Music, lessons and instruments play on at Ansonia’s Banko’s

August 4, 2017

ANSONIA — It’s a hot, muggy Tuesday night. Scorching-hot sidewalks still radiate summer heat under the rubber soles of those out on the street for an evening ramble.

But cool jazz and sweet sounds flow through an open door at Banko’s Music Store on East Main Street.

And Ansonians Jason St. Jacques, his wife, Amber, her mother Diane DellaMonica and the Rafferty family from Seymour are digging it.

So much so they brought lawn chairs to set out on the sidewalk, and refreshments to munch.

“It’s nice. It’s relaxing. It’s kind of a neighborhood thing,” said St. Jacques, a city employee and Democratic third ward aldermanic candidate.

Inside a pick-up group of six musicians including Joseph Shapiro, the store’s new owner, are jamming on tunes like Moondance which gave Van Morrison play, Girl from Ipanema which put Astrud Gilberto and Stan Getz on the charts and How High the Moon, the Ella Fitzgerald number that kept people humming.

“It’s cool,” said Shane Long, a 12-year-old sharing the drumming duties with Fred Fallanca, 65, of Milford, while Dave Zeichner, 65, of Oxford added keyboards, James Rafferty, 17, of Seymour thumped on bass and Roger Long, Shane’s dad and Shapiro played guitar.

“You learn how to play with other people and pick up styles. It’s fun to play in a full band with good musicians,” Shane Long said.

For Fallanca its “a nice high” from the daily pressure of handling field maintenance for 82 Stop & Shop stores.

“I don’t get to play as often as I want too and this is a great opportunity to do it with people of all ages and abilities,” said the Milford man. “That 12-year-old is a good drummer already.”

Outside Jim Rafferty took out pizza and fried calamari from nearby Rosa Mina, and a milkshake for his daughter, Ayslinn, at the street’s coffee shop.

“It’s nice to come down and listen to our son playing different genres,” said Suzanne Rafferty, his wife.

And it’s free— every Tuesday night from 7:30 to 10 p.m.

“It’s good for the community. Its good for the store. And its fun for me,” said Shapiro, who takes guitar lessons from George Lesiw, a Banko teacher.

This is no longer your father’s Banko’s, which has been around downtown Ansonia since 1955.

If you need convincing just look inside. Gone are the packages, instruments and clutter that forced customers to forge their own path to the counter.

“Frank Banko was a great guy—the salt of the earth,” said Bob Nishti, who teaches woodwinds and sax at the store. “He was always willing to help.”

Nishti remembers customers coming in to request some obscure item.

“Frank would disappear for what seemed like an hour, then come back with the exact item the customer wanted,” Nishti recalled. “He had secret places where he kept stuff all over the store.”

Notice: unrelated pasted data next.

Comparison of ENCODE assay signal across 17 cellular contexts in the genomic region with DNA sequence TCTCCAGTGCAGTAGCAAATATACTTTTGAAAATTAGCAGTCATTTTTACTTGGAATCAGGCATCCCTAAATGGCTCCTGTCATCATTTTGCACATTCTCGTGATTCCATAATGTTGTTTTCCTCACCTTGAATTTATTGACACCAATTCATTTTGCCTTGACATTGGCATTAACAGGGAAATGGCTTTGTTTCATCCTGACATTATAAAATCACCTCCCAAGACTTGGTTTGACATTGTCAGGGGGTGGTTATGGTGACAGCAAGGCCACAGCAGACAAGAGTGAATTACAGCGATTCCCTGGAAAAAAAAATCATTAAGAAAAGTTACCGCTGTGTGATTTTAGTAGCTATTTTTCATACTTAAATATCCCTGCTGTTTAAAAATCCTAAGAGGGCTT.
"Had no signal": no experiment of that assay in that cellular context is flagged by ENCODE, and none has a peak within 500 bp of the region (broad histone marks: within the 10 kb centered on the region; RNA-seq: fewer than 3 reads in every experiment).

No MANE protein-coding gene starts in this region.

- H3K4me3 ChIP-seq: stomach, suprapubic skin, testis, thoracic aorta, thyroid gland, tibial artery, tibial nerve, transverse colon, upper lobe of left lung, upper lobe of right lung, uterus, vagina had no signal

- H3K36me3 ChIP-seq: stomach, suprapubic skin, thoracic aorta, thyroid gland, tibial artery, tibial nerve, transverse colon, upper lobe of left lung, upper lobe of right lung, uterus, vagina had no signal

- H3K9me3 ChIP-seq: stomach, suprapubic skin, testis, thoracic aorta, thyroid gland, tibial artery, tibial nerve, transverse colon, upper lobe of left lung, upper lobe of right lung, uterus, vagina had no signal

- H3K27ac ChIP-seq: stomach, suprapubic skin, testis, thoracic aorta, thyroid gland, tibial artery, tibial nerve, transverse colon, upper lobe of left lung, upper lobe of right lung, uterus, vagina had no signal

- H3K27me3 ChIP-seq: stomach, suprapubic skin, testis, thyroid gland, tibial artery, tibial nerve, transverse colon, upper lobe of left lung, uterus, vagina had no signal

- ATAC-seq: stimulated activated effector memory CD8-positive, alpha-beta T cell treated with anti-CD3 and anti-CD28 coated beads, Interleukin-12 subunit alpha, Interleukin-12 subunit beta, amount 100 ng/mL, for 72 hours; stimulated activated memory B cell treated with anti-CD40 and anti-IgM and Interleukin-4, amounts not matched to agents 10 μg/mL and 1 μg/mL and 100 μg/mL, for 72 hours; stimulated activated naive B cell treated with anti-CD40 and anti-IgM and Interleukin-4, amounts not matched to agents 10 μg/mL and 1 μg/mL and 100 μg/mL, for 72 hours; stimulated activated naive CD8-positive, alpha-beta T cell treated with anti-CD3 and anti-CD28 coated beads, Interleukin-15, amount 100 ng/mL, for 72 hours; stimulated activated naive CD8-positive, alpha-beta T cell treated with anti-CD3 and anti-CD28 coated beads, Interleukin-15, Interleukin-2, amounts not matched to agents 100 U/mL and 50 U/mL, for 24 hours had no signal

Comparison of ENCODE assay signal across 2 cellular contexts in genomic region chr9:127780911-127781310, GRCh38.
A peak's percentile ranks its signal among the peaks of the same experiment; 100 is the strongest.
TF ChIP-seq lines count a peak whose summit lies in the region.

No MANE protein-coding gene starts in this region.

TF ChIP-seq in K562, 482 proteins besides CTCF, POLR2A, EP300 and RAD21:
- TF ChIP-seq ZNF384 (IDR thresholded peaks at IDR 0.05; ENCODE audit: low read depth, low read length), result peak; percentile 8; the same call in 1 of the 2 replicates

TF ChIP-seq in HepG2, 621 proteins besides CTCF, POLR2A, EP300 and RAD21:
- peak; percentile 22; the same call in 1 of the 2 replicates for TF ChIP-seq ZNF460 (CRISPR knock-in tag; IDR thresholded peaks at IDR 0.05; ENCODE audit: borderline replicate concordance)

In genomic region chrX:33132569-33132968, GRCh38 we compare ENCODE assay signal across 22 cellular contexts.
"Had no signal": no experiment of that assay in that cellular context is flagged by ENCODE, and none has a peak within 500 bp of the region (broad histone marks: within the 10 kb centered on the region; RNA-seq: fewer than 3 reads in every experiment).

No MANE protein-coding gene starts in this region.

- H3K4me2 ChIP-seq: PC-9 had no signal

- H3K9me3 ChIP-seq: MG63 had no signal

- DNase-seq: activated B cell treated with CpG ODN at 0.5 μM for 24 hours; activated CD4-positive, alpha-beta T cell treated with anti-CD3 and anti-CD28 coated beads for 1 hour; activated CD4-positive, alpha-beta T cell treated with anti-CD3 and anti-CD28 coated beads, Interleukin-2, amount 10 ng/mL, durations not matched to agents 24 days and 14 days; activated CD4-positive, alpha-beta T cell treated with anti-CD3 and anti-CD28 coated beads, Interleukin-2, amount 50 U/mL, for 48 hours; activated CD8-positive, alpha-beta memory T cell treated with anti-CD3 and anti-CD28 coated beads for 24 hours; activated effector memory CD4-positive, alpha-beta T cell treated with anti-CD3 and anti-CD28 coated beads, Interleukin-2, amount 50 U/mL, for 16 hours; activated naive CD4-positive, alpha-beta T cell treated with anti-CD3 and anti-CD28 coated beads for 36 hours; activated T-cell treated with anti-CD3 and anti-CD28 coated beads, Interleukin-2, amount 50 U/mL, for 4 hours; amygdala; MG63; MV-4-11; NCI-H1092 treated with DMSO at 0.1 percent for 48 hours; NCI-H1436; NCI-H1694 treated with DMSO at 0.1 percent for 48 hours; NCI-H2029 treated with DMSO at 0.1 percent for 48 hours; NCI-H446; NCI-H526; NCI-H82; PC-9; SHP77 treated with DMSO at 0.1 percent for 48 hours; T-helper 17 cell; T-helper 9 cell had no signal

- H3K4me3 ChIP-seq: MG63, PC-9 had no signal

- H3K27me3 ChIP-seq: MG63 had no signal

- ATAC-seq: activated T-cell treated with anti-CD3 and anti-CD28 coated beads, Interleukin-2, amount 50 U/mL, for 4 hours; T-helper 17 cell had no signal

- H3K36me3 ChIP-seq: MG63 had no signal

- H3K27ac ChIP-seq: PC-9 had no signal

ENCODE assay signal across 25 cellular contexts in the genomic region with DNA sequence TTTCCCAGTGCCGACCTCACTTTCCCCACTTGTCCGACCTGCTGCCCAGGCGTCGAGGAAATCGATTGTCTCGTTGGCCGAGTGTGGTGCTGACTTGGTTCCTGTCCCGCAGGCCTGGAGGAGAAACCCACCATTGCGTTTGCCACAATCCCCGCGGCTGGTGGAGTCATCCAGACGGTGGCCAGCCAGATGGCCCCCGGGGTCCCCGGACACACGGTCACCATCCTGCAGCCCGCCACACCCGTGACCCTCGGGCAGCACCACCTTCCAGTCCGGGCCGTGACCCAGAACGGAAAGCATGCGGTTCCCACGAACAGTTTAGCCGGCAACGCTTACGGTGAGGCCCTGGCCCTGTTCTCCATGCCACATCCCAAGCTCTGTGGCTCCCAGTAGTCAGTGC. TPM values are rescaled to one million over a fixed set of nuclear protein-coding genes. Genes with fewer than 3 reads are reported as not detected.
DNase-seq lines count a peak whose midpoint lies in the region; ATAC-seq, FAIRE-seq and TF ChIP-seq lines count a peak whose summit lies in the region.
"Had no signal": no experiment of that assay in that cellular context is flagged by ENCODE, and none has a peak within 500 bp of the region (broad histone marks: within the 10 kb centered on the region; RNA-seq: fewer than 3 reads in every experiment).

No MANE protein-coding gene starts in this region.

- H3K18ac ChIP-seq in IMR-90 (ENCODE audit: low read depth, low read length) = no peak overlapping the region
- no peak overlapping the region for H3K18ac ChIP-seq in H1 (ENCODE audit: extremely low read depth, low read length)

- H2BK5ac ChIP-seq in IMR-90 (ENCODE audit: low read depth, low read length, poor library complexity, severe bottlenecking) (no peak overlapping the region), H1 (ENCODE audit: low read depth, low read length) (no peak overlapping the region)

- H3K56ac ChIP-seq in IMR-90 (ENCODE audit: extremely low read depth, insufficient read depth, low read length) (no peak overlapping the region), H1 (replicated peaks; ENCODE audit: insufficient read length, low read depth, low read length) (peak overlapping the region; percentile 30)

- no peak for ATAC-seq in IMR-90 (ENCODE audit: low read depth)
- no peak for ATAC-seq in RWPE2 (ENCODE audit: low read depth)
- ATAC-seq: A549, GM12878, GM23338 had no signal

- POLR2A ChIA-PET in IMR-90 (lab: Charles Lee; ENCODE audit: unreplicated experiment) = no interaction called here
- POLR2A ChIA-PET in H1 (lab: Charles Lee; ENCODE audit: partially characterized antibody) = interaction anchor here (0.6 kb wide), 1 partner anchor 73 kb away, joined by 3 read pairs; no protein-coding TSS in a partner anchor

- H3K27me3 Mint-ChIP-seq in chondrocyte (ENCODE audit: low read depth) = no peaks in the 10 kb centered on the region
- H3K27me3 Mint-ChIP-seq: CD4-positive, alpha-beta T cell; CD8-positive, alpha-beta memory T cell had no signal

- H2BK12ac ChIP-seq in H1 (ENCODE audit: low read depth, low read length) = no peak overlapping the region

Rumor has it that Banko began hanging instruments from the walls to avoid devastion like that caused by the flood of 1955.

Banko, an Oxford resident, died in 2004. Three years earlier he sold the store to Joe and Sherry Salvati. Last October the Salvatis sold the business to Shapiro, a 60-year old software programer and longtime customer from Shelton.

It was around that time that Shapiro was ending his partnership at Abbott and Shapiro, a Shelton software company specializing in selling computerized management programs to jewelry stores both in the U.S. and overseas.

“I’d been coming in here for about 30 years,” Shapiro said. “I approached Joe and Sherry about selling them software I was designing for music store management. They countered by asking if I was interested in buying the store. And it just went from there.”

So in October Shapiro purchased Banko’s. Not long afterwards James DeCava moved his DeCava Guitars, which custom makes and repairs the instruments from Bridgeport to 334 East Main Street.

“Ansonia has had its problems over the years but in the last three or four I’ve seen a real resurgence downtown,” Shapiro said. “There is a vibrant restaurant row that any small town would be proud to call its own.”

He spent the past six months cleaning up the clutter providing customers with ample space to walk and heads from banging into low hanging instruments. He repainted and refurbished most of the seven lesson rooms upstairs and relocated the check out counter to the adjacent storage room. Outside there’s a fresh coat of eye-catching deep blue paint, newer neutral colors inside and a brand new Banko’s sign. He hired the Salvatis to manage, brought in Natalie Riccio to market and kept the musicians teaching.

He also began taking an active interest in community events.

Like his employees playing from a van in the city’s Memorial Day parade.

There’s the 20-hour a week Summer Sessions running from noon to 4 p.m. for students 6 to 17 years old. Each includes lessons, music theory and video sessions before ending with a class concert.

“It’s pretty intense,” Shapiro said. “All my teachers have music degrees, some have teaching degrees and all perform extensively.”

Now Shapiro hopes to “deepen the relationships with local schools” where Banko’s was once the only source of instrument rentals for students. Now national companies have stepped in.

However Shapiro is banking on the knowledge of his teachers and salespeople as well as personal service to bring Banko’s back. He offers used and new equipment, accepts trades and consignments, provides repairs and lessons

Banko’s public grand opening is Saturday from noon to 5 p.m., with live music, a catered barbecue, raffle drawings and free guitar stringing from DR Strings.

“We’ll have five groups performing an hour each,” Shapiro said.

And his ultimate plan?

“I want to be the center of the music scene in the Valley and beyond,” he said.